Project Report For White Label ATM Franchisee
The project report for White Label ATM Franchisee is as follow.
A white-label ATM is one that is owned and operated by a non-bank financial institution. The vast majority of white-label ATMs will be put in rural locations, with a small number being built in urban and semi-urban areas. For example, Vakarangee has a three-year deadline to construct 15,000 white-label ATMs with a rural-to-urban ratio of 2:1. Tata Communications Payment Solutions (TCPSL) would install roughly 5,000 of the required 15,000 ATMs in metros and urban regions. Because additional ATMs are needed in the region, the RBI has granted permission to seven non-banking financial organisations (NBFCs) to open white-label ATMs to aid financial inclusion. In metropolitan and semi-urban locations, there are various viable options for utilising commercial space to generate additional revenue via the white-label ATM method. One method to make the most of your commercial space is to have an ATM franchise. This concept was introduced by TCPSL in collaboration with Franchise India. People will invest in and profit from an ATM franchise.
A franchise will earn Rs 15 for any cash withdrawal and Rs 5 for non-financial purchases. The return on investment is determined by the quantity of footfall generated at the ATM. The return is solely decided by the number of transactions completed at a specific ATM. As the population of all Indian cities grows, so does the demand for ATMs, as having basic access to financial services has become a must. Seven NBFCs have recently been awarded permission to open white label ATMs by the RBI. ATMs with the white mark are those run and controlled by non-banking financial firms (NBFCs). The RBI has mandated that all participating NBFCs open a certain number of white label ATMs, most of which will be in rural areas, with only a few in semi-urban and urban areas.
Market potential & Strategy
For India’s population of nearly 1.3 billion people, cash remains the preferred and for many the only form of payment, particularly in semi-urban and rural areas. While the number of debit cards issued has increased dramatically in recent years, the number of ATMs has not, providing difficulty for banks and causing inconvenience for clients. India lags behind other markets in terms of ATM penetration. In India, there are 18 ATMs per lakh people. White Label ATMs (WLAs) was certified by the RBI to increase financial inclusion and expedite ATM adoption in the country. WLAs allow non-bank private entities to set up and operate their own ATM network in the country. A WLA licence can be applied for by a non-bank corporation with a net worth of at least $100 million. The main purpose of permitting non-banks to operate WLAs was to increase the number of ATMs in semi-urban and rural areas, particularly in Tier III to VI areas where the bank-owned ATM network had reached saturation.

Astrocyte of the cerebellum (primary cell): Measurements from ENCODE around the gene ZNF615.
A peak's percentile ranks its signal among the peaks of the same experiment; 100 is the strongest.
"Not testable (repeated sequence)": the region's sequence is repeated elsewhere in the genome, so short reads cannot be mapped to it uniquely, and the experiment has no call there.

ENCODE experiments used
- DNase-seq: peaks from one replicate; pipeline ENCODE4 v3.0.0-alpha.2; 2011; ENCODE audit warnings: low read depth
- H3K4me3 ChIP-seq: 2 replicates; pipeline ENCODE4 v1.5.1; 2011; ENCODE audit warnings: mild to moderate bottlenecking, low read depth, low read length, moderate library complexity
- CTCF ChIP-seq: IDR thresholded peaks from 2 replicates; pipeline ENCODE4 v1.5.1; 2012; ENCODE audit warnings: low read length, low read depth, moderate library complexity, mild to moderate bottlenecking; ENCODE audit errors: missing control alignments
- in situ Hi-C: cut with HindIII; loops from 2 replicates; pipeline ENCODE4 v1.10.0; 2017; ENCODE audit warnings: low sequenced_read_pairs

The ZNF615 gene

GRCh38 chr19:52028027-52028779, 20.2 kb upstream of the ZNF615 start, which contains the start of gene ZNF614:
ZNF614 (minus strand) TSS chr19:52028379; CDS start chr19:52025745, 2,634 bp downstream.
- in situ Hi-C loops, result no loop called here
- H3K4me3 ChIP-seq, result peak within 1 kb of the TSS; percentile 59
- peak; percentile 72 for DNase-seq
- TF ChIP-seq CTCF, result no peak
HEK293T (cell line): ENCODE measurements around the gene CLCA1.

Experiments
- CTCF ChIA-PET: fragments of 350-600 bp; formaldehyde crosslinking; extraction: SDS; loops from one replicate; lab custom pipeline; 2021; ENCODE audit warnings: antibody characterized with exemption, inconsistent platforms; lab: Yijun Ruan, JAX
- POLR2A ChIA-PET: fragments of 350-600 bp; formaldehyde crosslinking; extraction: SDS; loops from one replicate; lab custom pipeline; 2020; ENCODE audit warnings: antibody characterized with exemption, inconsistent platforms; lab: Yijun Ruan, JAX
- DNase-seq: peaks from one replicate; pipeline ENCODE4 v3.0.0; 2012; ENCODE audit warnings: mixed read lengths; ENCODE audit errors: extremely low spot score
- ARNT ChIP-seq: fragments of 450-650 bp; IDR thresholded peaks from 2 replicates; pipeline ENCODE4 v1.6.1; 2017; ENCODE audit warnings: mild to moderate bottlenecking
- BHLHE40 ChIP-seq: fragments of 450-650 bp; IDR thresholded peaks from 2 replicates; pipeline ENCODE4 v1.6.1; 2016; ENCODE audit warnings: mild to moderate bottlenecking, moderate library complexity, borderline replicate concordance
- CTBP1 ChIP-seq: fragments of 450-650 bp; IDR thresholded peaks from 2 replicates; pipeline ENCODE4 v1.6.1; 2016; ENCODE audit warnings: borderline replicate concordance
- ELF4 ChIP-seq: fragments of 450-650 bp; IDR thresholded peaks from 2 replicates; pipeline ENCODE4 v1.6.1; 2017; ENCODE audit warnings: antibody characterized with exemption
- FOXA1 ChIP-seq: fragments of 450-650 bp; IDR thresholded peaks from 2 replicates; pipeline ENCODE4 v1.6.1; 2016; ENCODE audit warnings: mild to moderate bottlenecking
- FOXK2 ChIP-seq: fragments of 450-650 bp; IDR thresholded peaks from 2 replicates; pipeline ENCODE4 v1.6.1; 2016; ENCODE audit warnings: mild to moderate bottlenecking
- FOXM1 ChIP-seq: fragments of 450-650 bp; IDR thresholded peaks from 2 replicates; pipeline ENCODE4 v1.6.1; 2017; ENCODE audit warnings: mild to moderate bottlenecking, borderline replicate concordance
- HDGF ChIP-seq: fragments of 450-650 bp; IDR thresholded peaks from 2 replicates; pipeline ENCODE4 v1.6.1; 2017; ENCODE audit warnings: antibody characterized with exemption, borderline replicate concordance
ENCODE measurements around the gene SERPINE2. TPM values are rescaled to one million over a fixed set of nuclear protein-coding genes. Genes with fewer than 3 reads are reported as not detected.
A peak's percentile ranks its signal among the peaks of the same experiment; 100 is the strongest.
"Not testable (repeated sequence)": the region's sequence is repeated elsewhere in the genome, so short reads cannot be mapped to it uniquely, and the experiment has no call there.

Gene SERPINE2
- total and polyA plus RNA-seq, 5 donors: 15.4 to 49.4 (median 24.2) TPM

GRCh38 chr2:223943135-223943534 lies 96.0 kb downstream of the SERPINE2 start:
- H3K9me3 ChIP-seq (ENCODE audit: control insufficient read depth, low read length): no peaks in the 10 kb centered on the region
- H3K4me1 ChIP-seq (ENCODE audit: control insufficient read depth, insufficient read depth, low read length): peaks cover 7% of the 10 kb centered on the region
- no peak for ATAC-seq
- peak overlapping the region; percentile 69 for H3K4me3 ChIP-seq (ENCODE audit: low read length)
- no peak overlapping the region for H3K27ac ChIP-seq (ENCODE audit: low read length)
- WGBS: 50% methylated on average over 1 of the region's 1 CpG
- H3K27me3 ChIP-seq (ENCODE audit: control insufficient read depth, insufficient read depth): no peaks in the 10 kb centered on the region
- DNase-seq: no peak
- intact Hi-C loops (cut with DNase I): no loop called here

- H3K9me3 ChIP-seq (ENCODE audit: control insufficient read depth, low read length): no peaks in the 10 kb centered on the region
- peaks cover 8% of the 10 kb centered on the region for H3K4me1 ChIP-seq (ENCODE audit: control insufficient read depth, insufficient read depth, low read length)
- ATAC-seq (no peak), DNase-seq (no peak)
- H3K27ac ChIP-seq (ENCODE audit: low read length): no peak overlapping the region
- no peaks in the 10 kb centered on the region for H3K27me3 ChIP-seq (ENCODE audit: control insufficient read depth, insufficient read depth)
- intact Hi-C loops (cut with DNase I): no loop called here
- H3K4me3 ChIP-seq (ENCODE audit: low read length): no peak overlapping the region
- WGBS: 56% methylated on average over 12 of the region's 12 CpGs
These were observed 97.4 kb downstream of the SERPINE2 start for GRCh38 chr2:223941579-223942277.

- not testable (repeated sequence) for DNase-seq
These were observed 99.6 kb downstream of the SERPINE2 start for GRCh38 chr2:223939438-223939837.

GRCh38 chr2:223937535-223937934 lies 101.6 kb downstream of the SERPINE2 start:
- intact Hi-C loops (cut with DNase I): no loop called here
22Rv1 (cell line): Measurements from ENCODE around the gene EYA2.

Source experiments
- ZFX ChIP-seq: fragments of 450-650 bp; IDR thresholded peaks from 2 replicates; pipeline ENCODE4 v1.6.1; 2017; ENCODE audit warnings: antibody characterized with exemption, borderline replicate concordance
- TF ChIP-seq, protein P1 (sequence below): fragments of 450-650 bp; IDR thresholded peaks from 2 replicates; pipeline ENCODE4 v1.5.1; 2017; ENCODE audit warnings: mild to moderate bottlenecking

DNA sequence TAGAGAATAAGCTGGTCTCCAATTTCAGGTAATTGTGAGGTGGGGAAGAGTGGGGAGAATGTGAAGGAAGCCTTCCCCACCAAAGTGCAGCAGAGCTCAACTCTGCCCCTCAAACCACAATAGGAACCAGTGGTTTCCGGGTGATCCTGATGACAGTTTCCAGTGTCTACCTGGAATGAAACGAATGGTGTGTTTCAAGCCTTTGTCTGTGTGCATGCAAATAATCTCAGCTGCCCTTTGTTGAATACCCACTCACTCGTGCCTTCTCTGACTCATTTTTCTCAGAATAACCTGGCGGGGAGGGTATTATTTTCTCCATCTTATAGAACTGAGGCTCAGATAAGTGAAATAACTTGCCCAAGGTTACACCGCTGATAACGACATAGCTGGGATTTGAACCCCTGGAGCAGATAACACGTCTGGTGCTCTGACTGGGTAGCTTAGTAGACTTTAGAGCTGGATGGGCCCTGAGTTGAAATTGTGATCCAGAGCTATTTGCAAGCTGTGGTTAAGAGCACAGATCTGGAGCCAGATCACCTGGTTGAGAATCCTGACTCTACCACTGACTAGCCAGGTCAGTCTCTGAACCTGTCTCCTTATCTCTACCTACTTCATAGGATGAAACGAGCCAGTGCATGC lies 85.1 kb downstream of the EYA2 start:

As part of the government’s financial inclusion programmes, such as the Jana Dhana Yojana and other Direct Benefit Transfers, more ATMs are needed in rural areas (DBT). Customers receive government incentives in the form of direct cash payments to their bank accounts, so ATMs are an important point of contact for getting cash quickly. White Label ATMs, in essence, will supplement a variety of government programmes by providing much-needed services. The banking system would be severely strained by a growing economy and increased demand for financial services, rendering it unsustainable at its existing infrastructure level. Customers in smaller towns and cities will need to be persuaded to use numerous payment methods across the board, therefore the ecosystem must spend in upgrading technology and informing consumers. The white-label ATM industry’s potential is expected to multiply due to connected infrastructure advancements.
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